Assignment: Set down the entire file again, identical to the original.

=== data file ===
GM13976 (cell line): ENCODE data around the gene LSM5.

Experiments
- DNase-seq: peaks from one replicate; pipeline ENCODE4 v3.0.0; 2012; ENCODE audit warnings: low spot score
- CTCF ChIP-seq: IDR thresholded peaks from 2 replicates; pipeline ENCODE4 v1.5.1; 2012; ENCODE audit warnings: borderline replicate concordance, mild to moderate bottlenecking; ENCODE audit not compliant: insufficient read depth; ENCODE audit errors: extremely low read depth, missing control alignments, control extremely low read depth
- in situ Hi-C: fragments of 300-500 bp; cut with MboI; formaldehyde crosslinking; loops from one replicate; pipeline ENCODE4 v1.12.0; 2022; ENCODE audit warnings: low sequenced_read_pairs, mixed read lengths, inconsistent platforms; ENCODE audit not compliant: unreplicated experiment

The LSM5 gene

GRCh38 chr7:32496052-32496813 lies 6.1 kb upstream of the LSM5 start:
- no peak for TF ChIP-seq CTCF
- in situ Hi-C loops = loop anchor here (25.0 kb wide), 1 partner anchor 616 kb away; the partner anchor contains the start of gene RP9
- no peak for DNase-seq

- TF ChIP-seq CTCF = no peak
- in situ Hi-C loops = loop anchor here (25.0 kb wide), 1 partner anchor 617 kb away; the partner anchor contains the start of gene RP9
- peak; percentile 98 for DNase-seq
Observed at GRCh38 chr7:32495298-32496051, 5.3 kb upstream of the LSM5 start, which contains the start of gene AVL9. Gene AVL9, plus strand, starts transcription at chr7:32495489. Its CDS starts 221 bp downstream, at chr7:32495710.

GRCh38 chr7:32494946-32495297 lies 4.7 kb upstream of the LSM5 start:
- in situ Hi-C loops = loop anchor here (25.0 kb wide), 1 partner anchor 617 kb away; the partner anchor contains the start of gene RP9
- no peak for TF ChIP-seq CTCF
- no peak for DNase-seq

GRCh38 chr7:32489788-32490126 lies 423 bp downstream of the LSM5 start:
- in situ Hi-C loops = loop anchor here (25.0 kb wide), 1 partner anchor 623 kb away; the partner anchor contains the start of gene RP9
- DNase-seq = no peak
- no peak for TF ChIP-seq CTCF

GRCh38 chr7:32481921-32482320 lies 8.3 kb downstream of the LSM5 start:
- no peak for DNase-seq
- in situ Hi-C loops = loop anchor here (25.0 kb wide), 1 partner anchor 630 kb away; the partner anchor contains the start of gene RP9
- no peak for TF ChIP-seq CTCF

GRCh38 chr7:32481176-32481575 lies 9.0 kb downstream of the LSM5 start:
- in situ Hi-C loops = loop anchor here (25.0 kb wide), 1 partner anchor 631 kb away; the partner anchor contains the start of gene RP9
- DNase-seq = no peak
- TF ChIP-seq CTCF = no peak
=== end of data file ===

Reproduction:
GM13976 (cell line): ENCODE data around the gene LSM5.

Experiments
- DNase-seq: peaks from one replicate; pipeline ENCODE4 v3.0.0; 2012; ENCODE audit warnings: low spot score
- CTCF ChIP-seq: IDR thresholded peaks from 2 replicates; pipeline ENCODE4 v1.5.1; 2012; ENCODE audit warnings: borderline replicate concordance, mild to moderate bottlenecking; ENCODE audit not compliant: insufficient read depth; ENCODE audit errors: extremely low read depth, missing control alignments, control extremely low read depth
- in situ Hi-C: fragments of 300-500 bp; cut with MboI; formaldehyde crosslinking; loops from one replicate; pipeline ENCODE4 v1.12.0; 2022; ENCODE audit warnings: low sequenced_read_pairs, mixed read lengths, inconsistent platforms; ENCODE audit not compliant: unreplicated experiment

The LSM5 gene

GRCh38 chr7:32496052-32496813 lies 6.1 kb upstream of the LSM5 start:
- no peak for TF ChIP-seq CTCF
- in situ Hi-C loops = loop anchor here (25.0 kb wide), 1 partner anchor 616 kb away; the partner anchor contains the start of gene RP9
- no peak for DNase-seq

- TF ChIP-seq CTCF = no peak
- in situ Hi-C loops = loop anchor here (25.0 kb wide), 1 partner anchor 617 kb away; the partner anchor contains the start of gene RP9
- peak; percentile 98 for DNase-seq
Observed at GRCh38 chr7:32495298-32496051, 5.3 kb upstream of the LSM5 start, which contains the start of gene AVL9. Gene AVL9, plus strand, starts transcription at chr7:32495489. Its CDS starts 221 bp downstream, at chr7:32495710.

GRCh38 chr7:32494946-32495297 lies 4.7 kb upstream of the LSM5 start:
- in situ Hi-C loops = loop anchor here (25.0 kb wide), 1 partner anchor 617 kb away; the partner anchor contains the start of gene RP9
- no peak for TF ChIP-seq CTCF
- no peak for DNase-seq

GRCh38 chr7:32489788-32490126 lies 423 bp downstream of the LSM5 start:
- in situ Hi-C loops = loop anchor here (25.0 kb wide), 1 partner anchor 623 kb away; the partner anchor contains the start of gene RP9
- DNase-seq = no peak
- no peak for TF ChIP-seq CTCF

GRCh38 chr7:32481921-32482320 lies 8.3 kb downstream of the LSM5 start:
- no peak for DNase-seq
- in situ Hi-C loops = loop anchor here (25.0 kb wide), 1 partner anchor 630 kb away; the partner anchor contains the start of gene RP9
- no peak for TF ChIP-seq CTCF

GRCh38 chr7:32481176-32481575 lies 9.0 kb downstream of the LSM5 start:
- in situ Hi-C loops = loop anchor here (25.0 kb wide), 1 partner anchor 631 kb away; the partner anchor contains the start of gene RP9
- DNase-seq = no peak
- TF ChIP-seq CTCF = no peak